Every single Democratic gubernatorial candidate in Maryland backed legalization during the primary, The Baltimore Sun reported, but Jealous seemed to focus on it more than most other major contenders.
Republican winner: Larry Hogan, incumbent governor
Hogan hasn’t taken an official stance on full marijuana legalization and, notably, declined to respond to a question about whether he felt voters should be entrusted to make that decision as part of a state referendum last year.
Just ahead of the primary election this week, however, Hogan said that “[a]t this point, I think it’s worth taking a look at” in reference to full legalization.
“I was for medical cannabis. I want to make sure we’re off to the right start and we look at every aspect of the issue.”
The governor signed a bill last month that expanded Maryland’s medical marijuana program. The legislation called for increased licenses for cannabis processors and growers; it was also designed to resolve the lack of diversity among individuals and businesses that receive these licenses.
Democratic winner: Jared Polis, U.S. representative
The sitting congressman has made a concerted effort to distinguish his support for marijuana reform from his competitors as well as the state’s incumbent Democratic governor, John Hickenlooper. He emphasized the need to protect the state’s recreational cannabis program from federal interference in an interview with Marijuana Moment, saying that, as governor, he “would make sure that we would not cooperate from the state-level and that state law enforcement resources were not used and information was not shared with any federal agent going after a legal, constitutionally protected Colorado activity.”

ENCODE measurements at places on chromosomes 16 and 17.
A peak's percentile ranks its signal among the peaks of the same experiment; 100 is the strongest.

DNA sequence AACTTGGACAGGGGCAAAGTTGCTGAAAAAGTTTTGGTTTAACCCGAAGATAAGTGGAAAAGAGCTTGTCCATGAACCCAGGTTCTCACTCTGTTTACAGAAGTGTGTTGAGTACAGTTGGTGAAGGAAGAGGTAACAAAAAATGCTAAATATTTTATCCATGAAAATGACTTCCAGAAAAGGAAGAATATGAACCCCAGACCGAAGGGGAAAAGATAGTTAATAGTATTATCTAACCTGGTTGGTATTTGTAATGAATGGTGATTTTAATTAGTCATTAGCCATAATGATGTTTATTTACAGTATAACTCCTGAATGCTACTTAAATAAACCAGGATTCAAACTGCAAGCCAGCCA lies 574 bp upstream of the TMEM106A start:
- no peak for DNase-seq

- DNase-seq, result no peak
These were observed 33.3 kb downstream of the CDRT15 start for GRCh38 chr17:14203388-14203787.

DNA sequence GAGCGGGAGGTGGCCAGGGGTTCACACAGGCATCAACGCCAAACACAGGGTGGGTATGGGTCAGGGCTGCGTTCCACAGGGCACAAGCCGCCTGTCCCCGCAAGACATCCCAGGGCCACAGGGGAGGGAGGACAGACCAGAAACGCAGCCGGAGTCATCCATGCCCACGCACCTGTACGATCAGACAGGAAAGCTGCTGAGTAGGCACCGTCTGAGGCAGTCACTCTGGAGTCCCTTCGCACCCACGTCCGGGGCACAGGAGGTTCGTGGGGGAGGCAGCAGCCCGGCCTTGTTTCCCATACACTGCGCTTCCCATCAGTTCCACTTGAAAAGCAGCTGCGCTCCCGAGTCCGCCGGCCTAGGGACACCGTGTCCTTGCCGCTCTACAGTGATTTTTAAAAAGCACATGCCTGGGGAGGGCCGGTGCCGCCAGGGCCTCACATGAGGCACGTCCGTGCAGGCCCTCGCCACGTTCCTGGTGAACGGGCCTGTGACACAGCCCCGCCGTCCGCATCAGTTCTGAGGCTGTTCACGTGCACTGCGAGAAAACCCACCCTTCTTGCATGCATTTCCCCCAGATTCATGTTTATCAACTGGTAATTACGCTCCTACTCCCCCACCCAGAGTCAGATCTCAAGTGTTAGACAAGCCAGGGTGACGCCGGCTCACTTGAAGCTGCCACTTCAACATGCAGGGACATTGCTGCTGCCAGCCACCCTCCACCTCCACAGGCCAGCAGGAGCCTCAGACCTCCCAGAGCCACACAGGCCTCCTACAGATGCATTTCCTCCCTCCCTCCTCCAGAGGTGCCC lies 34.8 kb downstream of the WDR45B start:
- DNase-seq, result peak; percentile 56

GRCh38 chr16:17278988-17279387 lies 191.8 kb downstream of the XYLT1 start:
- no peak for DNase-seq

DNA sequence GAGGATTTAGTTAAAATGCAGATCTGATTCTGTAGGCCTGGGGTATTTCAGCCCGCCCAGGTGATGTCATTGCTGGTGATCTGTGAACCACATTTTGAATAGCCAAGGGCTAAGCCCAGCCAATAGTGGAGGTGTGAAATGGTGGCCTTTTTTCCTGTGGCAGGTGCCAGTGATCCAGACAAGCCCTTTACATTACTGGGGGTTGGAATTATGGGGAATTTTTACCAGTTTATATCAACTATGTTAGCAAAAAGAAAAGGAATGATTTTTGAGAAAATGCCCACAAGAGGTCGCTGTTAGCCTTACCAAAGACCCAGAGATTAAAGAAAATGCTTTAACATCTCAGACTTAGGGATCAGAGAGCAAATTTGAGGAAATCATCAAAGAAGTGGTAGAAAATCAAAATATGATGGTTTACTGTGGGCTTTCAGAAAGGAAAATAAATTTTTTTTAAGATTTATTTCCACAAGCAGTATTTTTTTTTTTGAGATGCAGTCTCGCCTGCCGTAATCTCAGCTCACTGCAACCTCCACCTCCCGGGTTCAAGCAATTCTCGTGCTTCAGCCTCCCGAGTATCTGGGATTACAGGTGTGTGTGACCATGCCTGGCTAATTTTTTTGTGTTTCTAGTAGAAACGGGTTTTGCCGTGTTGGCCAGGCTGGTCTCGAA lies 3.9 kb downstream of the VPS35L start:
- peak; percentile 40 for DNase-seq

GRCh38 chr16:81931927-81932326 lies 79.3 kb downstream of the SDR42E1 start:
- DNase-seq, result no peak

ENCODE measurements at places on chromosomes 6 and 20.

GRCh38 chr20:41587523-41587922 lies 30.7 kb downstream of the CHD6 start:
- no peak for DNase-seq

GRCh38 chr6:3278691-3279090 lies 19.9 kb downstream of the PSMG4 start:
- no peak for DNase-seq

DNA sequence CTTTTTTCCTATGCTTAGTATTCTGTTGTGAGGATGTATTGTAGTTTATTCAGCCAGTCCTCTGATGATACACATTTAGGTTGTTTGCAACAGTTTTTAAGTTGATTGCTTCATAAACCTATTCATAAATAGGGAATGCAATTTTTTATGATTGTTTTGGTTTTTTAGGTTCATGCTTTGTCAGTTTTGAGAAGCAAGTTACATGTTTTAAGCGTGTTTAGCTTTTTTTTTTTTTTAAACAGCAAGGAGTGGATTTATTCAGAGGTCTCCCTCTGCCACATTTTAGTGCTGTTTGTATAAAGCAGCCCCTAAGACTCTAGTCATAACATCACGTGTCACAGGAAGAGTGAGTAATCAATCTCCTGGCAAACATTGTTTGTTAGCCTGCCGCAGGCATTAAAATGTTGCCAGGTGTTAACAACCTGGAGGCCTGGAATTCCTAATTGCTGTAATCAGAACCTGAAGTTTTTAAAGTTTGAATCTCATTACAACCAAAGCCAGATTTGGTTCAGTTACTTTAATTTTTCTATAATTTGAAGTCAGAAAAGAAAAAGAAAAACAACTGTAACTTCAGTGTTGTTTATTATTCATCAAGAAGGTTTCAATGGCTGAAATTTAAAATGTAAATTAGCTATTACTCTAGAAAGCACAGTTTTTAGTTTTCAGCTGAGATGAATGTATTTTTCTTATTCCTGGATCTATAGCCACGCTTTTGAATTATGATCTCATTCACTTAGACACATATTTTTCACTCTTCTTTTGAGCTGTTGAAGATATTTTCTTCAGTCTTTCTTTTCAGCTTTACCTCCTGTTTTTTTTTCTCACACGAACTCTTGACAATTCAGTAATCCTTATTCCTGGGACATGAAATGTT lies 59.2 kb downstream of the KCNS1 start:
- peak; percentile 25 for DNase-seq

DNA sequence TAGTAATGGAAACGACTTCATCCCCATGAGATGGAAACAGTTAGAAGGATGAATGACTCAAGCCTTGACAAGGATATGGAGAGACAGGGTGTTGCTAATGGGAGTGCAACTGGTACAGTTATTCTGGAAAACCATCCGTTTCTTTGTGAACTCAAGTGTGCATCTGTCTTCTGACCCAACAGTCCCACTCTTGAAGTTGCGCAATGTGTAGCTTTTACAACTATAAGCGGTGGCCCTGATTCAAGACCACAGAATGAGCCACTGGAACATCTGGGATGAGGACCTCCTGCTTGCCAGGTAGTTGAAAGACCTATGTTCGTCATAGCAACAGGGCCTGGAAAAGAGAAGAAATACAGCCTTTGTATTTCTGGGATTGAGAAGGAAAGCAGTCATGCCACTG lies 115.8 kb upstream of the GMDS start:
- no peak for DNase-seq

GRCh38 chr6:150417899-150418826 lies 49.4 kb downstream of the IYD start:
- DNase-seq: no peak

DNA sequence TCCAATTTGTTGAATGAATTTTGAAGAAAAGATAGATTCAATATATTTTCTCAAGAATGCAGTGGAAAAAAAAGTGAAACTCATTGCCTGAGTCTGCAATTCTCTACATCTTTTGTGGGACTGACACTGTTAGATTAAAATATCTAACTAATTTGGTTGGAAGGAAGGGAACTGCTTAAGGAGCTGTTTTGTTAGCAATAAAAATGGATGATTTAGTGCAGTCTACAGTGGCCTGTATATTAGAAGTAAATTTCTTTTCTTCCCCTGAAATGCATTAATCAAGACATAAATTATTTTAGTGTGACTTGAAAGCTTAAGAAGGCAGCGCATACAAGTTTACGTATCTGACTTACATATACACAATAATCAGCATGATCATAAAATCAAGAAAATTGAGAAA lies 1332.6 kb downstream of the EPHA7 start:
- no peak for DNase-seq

Polis, who has consistently championed cannabis bills and amendments in Congress, also vowed to approve legislation that would facilitate investments in the state’s marijuana program and expand the list of conditions that qualify patients for medical cannabis to include those on the autism spectrum—measures that Hickenlooper recently vetoed, much to the chagrin of legalization advocates.
The nominee has argued that the state’s regulated marijuana program provides valuable economic resources and that cannabis may serve as a viable alternative to dangerous and addictive opioids for pain patients.
Pro-legalization advocacy group, NORML endorsed Polis in May.
“The results from the Democratic Gubernatorial Primary are not just a victory for Jared Polis and supporters of sensible marijuana policy, they are a victory for anyone who believes that our prohibition on marijuana was a failure and that states should be free to set their own policies when it comes to cannabis, free from federal incursion,” NORML PAC executive director Erik Altieri said in a press release on Tuesday.
“Jared Polis has been the preeminent champion for ending our nation’s failed federal prohibition on marijuana while in Congress and an unrelenting force in standing up for Colorado’s legalization and medical marijuana laws. Just as he has always stood and fought by our side against federal prohibition, we will continue to fight for Jared Polis until he takes his rightful place in the governor’s mansion.”
Republican winner: Walker Stapleton, Colorado treasurer